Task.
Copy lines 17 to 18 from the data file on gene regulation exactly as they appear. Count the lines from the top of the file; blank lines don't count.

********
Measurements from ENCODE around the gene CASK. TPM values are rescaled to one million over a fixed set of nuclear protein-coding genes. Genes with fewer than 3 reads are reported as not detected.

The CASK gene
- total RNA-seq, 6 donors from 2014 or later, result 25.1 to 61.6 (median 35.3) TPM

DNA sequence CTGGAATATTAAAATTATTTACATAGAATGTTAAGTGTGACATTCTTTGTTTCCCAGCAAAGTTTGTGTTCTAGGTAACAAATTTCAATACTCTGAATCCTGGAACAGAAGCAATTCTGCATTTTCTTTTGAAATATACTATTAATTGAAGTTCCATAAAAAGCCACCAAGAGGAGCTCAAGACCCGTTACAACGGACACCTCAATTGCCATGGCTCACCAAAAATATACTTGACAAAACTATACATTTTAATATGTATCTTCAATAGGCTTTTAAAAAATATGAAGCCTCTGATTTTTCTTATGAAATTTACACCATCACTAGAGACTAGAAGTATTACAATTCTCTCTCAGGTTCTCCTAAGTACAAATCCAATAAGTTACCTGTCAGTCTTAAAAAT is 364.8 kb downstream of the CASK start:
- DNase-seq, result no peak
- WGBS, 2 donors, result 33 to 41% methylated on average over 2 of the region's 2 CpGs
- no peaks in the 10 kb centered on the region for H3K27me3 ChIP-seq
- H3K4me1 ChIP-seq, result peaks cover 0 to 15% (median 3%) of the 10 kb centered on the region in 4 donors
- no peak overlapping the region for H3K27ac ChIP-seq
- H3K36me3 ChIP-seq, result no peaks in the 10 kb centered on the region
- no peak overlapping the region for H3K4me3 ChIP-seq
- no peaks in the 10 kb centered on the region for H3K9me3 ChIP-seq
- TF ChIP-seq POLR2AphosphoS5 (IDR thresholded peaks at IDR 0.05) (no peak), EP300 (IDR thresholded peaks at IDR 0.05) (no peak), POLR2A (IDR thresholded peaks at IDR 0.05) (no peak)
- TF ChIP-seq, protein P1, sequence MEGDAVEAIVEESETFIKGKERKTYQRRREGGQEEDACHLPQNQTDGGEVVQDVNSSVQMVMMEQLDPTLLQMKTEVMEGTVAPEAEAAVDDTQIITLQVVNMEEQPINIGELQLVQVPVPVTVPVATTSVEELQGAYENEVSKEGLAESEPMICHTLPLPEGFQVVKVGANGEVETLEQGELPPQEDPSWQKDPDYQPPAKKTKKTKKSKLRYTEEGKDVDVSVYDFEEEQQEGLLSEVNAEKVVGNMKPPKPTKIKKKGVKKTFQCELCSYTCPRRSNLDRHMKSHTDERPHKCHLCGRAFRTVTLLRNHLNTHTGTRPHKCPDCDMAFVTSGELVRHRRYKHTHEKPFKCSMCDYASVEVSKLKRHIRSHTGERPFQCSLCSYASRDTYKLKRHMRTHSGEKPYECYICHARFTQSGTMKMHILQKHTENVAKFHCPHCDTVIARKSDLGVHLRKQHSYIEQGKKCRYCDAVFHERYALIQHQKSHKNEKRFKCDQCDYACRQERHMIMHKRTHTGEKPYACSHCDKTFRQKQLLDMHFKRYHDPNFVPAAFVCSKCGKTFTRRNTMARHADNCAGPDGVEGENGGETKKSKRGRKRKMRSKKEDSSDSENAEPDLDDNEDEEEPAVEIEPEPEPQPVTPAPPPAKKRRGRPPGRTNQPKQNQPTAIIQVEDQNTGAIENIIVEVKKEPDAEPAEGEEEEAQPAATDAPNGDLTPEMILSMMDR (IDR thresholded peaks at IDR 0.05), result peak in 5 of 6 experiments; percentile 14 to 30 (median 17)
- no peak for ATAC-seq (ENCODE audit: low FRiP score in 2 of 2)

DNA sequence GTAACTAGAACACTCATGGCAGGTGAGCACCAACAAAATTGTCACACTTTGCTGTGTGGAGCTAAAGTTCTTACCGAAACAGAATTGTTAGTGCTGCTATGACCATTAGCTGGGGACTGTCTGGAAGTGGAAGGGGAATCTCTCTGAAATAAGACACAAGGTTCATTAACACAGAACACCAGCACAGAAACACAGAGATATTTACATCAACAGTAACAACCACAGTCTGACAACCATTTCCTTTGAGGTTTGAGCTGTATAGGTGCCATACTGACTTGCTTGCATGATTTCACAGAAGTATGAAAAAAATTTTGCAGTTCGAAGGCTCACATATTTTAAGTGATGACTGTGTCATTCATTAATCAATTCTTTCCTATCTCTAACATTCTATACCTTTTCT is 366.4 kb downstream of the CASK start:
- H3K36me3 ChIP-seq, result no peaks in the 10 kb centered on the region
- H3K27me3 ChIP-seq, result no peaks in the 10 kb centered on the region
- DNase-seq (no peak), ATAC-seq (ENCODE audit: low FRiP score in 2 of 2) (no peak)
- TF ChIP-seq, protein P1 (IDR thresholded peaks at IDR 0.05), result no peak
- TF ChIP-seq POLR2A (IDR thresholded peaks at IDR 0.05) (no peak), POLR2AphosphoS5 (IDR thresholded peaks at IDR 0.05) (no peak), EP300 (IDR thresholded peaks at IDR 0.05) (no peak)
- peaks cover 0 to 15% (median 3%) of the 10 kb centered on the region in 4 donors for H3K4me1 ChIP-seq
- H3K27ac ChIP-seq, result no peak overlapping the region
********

- H3K36me3 ChIP-seq, result no peaks in the 10 kb centered on the region
- H3K27me3 ChIP-seq, result no peaks in the 10 kb centered on the region